Pediatric Long QT Syndrome Medication

Updated: Jun 26, 2014
  • Author: Sreekanth S Raghavan, MBBS, , FACC; Chief Editor: Stuart Berger, MD  more...
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Medication

Medication Summary

Hobbs et al found that in patients who had suffered syncope in the previous 2 years, beta-blocker treatment was associated with a 64% risk reduction for aborted cardiac arrest and sudden cardiac death during adolescence. [4] However, there seems to be variation in the efficacy in preventing cardiac events among the different classes of beta-blockers, and metoprolol seems to have the greatest risk of recurrent cardiac events. [21]

The data favor treating asymptomatic patients younger than 40 years at the time of diagnosis with beta-adrenergic blockers. Sodium channel blockers are promising agents under investigation.

Risk of cardiac events increases during pregnancy and the postpartum period. Because of this increased risk, pregnant women with long QT syndrome should be treated with beta-blockers. [22] Physicians should be aware that high doses of beta blockade in the second and third trimesters may cause neonatal bradycardia at birth. Propranolol and nadolol are the preferred beta-blockers during pregnancy.

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Beta-Adrenergic Blocking Agents

Class Summary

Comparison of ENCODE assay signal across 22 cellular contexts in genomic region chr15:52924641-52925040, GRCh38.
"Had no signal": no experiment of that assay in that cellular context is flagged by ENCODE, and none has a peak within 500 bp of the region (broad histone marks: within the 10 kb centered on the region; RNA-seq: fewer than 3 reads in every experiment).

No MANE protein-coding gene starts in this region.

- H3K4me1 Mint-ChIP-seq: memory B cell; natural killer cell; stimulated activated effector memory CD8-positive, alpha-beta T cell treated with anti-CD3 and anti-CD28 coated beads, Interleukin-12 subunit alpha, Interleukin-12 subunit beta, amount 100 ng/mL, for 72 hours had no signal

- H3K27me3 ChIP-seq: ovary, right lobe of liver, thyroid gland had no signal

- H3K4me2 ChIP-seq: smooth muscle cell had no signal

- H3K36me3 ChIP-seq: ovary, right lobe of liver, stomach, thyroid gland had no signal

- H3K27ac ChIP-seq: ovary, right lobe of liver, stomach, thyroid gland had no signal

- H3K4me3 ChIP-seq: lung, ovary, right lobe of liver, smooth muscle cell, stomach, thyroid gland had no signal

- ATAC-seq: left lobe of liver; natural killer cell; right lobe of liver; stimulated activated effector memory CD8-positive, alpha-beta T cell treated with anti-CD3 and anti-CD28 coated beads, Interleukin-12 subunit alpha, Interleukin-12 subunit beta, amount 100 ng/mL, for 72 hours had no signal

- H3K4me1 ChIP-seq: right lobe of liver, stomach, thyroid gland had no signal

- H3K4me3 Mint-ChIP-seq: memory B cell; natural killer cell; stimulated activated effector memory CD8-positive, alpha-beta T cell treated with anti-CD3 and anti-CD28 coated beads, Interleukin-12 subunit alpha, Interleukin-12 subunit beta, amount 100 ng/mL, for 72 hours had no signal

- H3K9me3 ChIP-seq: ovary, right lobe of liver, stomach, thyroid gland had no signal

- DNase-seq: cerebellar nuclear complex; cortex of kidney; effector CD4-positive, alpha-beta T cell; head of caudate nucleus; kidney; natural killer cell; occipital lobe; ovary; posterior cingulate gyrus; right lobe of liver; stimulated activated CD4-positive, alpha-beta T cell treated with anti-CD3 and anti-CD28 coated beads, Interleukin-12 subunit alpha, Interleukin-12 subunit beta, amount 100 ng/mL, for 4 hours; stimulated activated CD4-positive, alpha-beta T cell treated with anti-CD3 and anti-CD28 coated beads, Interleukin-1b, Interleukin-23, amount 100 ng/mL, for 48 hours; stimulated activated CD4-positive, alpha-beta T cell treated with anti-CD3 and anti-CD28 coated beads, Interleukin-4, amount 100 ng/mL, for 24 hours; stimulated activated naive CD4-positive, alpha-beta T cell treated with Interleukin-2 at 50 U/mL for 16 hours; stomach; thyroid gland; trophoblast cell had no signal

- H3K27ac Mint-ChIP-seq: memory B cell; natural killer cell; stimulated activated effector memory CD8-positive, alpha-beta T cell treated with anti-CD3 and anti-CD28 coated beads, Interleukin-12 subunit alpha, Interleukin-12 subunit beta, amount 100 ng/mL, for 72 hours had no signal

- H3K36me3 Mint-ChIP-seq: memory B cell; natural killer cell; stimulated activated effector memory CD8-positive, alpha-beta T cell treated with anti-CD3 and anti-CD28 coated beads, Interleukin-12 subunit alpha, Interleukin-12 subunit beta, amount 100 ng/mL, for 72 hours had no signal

These agents currently represent the first-choice therapy in patients with symptomatic long QT syndrome unless specific contraindications are present. Patients with long QT syndrome who are unable to take beta-blockers may require an ICD as first-line therapy.

Propranolol (Inderal, InnoPran XL)

Propranolol reduces the effect of sympathetic stimulation on the heart. It decreases conduction through the atrioventricular (AV) node and has negative chronotropic and inotropic effects. Consult a cardiologist because dosing practice varies and is individualized in patients with long QT syndrome. Patients with asthma should use cardioselective beta-blockers. Patients with long QT syndrome who are unable to take beta-blockers may require an ICD as first-line therapy.

Nadolol (Corgard)

Nadolol is frequently prescribed because of its long-term effect. It reduces the effect of sympathetic stimulation on the heart. Nadolol decreases conduction through the AV node and has negative chronotropic and inotropic effects. Consult a cardiologist because dosing practice varies and is individualized in patients with long QT syndrome. Patients with asthma should use cardioselective beta-blockers. Patients with long QT syndrome who are unable to take beta-blockers may require an ICD as first-line therapy.

Metoprolol (Lopressor, Toprol XL)

Metoprolol is a selective beta1-adrenergic receptor blocker that decreases the automaticity of contractions. During IV administration, carefully monitor blood pressure, heart rate, and ECG. Consult a cardiologist because dosing varies and is individualized in patients with long QT syndrome. Patients with long QT syndrome who cannot take beta-blockers may require an ICD as first-line therapy.

Atenolol (Tenormin)

Atenolol selectively blocks beta1-receptors, with little or no effect on beta2 types. Consult a cardiologist because dosing varies and is individualized in patients with long QT syndrome. Patients with long QT syndrome who cannot take beta-blockers may require an ICD as first-line therapy.

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